PM calls for discipline as Covid worsens in France
French Prime Minister Jean Castex has called for “vigilance, discipline” and more mask-wearing, as he called the current Covid-19 situation “worrying” - but one top professor has said the minister did not go far enough.
Mr Castex was speaking yesterday afternoon (Tuesday August 11) from the CHU hospital in Montpellier (Occitanie).
He made the announcement in response to the worsening Covid-19 situation in the country, as more cases are confirmed and experts reiterate warnings about a possible “second wave” of the epidemic.
The number of people diagnosed rose by 785 in the past 24 hours. Overall, there were 10,800 new cases reported in the past week.
The Prime Minister’s main points were:
The epidemic is ‘developing in the wrong direction’
He said: “The situation has worsened over the past few days. For around two weeks, the epidemiological situation - which we are following very closely - has been developing in the wrong direction. [There have been] 2,000 new cases per day, compared to around 1,000 three weeks ago.”
He warned that the alert threshold - the “seuil de vigilance” - would be reached this week. This number is reached when there are more than 20 new cases recorded per 100,000 inhabitants.
Some departments have already reached the higher number of 50.
He added: “The number of hospitalisations (800 per week) and the number of intensive care admissions (100 per week) are rising at a national level. Up to 25 new clusters are identified each day, compared to around five per day three weeks ago. All of this is worrying.”
The public is being ‘less disciplined’
Mr Castex partly blamed the rising numbers on public behaviour, and said that there had been a “bare minimum” of “vigilance, discipline and solidarity” among “some of us”. He admitted that this was “a minority, but still too many”.
He said: “Because of the summer and holidays, we are seeing too many family gatherings, with friends, or festivals, which are places where the virus can spread. Contamination levels are developing today among young people.”
The Prime Minister pledged that there would be more “communication and education” for young people, “who can wrongly feel less vulnerable” to the virus.
He warned: “I am saying this today with seriousness: If we do not react as a group, we are exposing ourselves to a high risk of the epidemic starting up again, which will be difficult to control. It will put tension on our health system...our economy, our education system, our collective and cultural life.”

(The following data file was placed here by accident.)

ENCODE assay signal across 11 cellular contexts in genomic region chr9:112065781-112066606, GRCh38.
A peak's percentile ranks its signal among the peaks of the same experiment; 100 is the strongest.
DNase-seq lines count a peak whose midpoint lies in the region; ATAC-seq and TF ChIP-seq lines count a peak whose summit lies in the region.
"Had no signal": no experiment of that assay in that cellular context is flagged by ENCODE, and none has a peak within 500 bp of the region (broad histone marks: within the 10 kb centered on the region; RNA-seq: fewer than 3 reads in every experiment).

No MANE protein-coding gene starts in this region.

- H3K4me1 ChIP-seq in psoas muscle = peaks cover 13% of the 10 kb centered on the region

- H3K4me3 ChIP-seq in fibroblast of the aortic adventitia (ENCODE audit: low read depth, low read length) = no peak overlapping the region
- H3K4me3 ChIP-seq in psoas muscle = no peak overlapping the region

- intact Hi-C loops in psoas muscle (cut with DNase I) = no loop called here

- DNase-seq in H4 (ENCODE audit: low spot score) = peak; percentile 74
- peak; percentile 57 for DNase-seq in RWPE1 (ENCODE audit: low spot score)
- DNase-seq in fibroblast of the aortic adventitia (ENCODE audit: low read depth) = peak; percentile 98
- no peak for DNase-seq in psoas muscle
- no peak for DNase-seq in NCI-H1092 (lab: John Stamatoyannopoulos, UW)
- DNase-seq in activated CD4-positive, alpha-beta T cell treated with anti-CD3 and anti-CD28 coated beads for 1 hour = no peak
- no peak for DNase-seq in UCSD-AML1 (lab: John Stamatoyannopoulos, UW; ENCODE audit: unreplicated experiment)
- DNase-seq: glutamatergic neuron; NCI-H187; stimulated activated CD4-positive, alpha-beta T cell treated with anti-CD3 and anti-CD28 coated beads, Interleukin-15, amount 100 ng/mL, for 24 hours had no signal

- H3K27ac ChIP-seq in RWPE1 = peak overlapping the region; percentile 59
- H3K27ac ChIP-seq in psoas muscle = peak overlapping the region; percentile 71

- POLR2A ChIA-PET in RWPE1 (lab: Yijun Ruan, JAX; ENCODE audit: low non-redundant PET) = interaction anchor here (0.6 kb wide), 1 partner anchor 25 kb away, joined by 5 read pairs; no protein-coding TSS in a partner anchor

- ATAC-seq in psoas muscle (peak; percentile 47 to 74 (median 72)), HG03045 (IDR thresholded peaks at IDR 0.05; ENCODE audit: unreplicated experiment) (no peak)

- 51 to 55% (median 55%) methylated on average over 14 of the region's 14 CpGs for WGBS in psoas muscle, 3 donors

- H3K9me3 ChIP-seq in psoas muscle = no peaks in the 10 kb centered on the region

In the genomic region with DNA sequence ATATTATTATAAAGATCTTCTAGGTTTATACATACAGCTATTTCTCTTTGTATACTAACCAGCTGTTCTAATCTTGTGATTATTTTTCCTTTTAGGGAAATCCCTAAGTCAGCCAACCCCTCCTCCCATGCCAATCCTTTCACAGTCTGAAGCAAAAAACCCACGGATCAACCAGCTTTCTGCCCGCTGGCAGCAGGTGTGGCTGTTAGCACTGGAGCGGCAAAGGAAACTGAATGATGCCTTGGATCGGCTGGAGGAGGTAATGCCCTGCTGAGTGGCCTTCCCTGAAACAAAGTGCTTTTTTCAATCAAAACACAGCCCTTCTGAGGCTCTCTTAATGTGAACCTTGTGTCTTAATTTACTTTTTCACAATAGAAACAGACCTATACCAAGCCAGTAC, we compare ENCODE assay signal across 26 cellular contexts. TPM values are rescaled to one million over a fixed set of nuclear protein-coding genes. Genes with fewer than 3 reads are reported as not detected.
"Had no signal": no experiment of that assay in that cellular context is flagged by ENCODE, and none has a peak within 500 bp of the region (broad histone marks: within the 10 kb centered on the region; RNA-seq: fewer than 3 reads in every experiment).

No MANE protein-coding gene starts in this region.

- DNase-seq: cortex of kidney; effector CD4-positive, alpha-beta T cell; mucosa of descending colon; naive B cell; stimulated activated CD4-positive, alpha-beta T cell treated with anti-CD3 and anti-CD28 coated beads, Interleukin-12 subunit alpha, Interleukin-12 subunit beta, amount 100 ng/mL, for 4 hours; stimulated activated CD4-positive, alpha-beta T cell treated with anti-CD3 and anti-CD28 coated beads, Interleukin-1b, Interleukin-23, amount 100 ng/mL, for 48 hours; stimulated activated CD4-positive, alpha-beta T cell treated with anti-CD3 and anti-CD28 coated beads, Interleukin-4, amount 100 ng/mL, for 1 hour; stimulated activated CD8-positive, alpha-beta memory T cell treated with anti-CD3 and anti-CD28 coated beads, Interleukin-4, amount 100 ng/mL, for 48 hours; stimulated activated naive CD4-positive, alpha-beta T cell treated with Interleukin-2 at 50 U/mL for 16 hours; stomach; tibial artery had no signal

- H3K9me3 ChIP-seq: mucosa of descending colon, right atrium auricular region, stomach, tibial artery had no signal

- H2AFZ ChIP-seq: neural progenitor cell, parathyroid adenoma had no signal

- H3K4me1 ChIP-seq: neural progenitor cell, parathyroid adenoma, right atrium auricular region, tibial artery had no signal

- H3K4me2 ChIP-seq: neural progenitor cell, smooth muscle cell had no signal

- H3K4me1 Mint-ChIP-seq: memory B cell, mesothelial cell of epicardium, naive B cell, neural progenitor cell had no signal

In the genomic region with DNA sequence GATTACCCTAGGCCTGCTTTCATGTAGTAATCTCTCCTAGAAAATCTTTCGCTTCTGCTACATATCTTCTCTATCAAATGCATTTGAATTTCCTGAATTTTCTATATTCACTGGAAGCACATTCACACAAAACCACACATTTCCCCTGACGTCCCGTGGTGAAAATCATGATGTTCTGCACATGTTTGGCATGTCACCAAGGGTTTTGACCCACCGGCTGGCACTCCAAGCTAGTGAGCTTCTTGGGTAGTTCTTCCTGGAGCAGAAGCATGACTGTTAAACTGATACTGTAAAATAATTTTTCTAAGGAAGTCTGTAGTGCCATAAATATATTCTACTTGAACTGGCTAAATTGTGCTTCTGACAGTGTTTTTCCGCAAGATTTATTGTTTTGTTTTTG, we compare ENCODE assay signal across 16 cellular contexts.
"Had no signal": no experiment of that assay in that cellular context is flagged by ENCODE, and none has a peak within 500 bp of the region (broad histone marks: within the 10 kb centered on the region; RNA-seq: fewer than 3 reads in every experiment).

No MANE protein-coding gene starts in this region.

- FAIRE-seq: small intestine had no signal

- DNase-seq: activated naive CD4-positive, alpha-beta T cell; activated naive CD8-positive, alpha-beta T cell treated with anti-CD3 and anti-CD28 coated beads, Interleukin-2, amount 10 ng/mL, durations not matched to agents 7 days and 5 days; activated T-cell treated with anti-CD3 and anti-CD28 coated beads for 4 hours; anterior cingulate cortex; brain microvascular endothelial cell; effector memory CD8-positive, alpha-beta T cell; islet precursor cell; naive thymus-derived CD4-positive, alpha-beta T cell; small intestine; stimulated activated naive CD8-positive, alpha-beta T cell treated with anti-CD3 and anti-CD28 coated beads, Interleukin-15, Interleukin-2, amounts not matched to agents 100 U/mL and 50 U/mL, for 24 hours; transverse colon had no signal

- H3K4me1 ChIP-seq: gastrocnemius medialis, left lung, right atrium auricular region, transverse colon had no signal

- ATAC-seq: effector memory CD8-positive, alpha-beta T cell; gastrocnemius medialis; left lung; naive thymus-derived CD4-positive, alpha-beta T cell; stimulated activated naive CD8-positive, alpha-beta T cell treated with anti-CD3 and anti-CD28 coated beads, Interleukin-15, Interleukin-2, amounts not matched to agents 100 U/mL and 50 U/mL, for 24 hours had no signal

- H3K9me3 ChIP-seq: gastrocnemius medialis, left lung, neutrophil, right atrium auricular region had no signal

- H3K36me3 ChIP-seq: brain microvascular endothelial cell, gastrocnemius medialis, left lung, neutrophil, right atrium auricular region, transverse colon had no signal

Masks to be worn outside everywhere
Mr Castex called on the public to normalise the wearing of masks everywhere, even outdoors.
He said: “I will ask [local] prefects to spread mandatory mask-wearing in exterior public spaces as much as possible. In 330 communes, wearing a mask is required in the busiest public areas. [But] we must go further.”
He added that people should continue to practice physical and social distancing, especially in places where there are more than 10 people.
He said: “We must avoid taking a step back towards a significant reconfinement.”
Large gatherings to be postponed
Large gatherings of more than 5,000 people had been scheduled to be allowed from September 1 - and even from August 15 in the case of some cultural events. But now, this has been pushed back to October 30.
But Mr Castex said that some events may still go ahead, with the “possibility for prefects to obtain waivers, as long as strict health protocol is followed”.
More checks and fines for non-compliance
Local authorities are to be given more power to fine and punish people who do not follow the rules, and may even be allowed to close certain public spaces temporarily if needed.
Mr Castex said: “We will intensify checks to ensure the effectiveness of our rules. This will be a targeted effort [by local prefects] who will be allowed to fine people when breaches are noticed.”
Better access to Covid tests
The Prime Minister also said that the country would aim to improve access to testing, especially for people who are showing symptoms.
He said: “We will improve our capacity for testing in all at-risk areas and populations, beyond clusters alone. [We will create] dedicated centres for fast results, wherever necessary.”
Response: More clarity needed, says top professor
After Mr Castex’s speech, Professor Philippe Juvin, head of emergencies at the Georges-Pompidou hospital in Paris, criticised the Prime Minister for not being more firm.
He told news service FranceInfo: “The absence of clarity is becoming a public health problem.
“I wonder if the minister is a little nervous about showing some authority...the role of the Prime Minister is not to warn. It is not to plead for more masks. It is to make a decision.
“It seems like we are reliving the political plan I have seen as a citizen and as a healthcare worker in recent weeks and months: with orders, conflicting orders and half-orders. It’s not clear. But when we want to fight against an epidemic, we need to be firm.
“No-one can make sense of where in Paris masks are mandatory, because the Champs-Élysées do not require it. And when they tell us that events are limited to 5,000 people, it doesn’t mean anything.
“[For example], in the Stade de France, which has 80,000 seats, it’s ridiculous. We can have far more people [than 5,000] there. But 3,000 people in a stadium with 4,000 seats is too many.”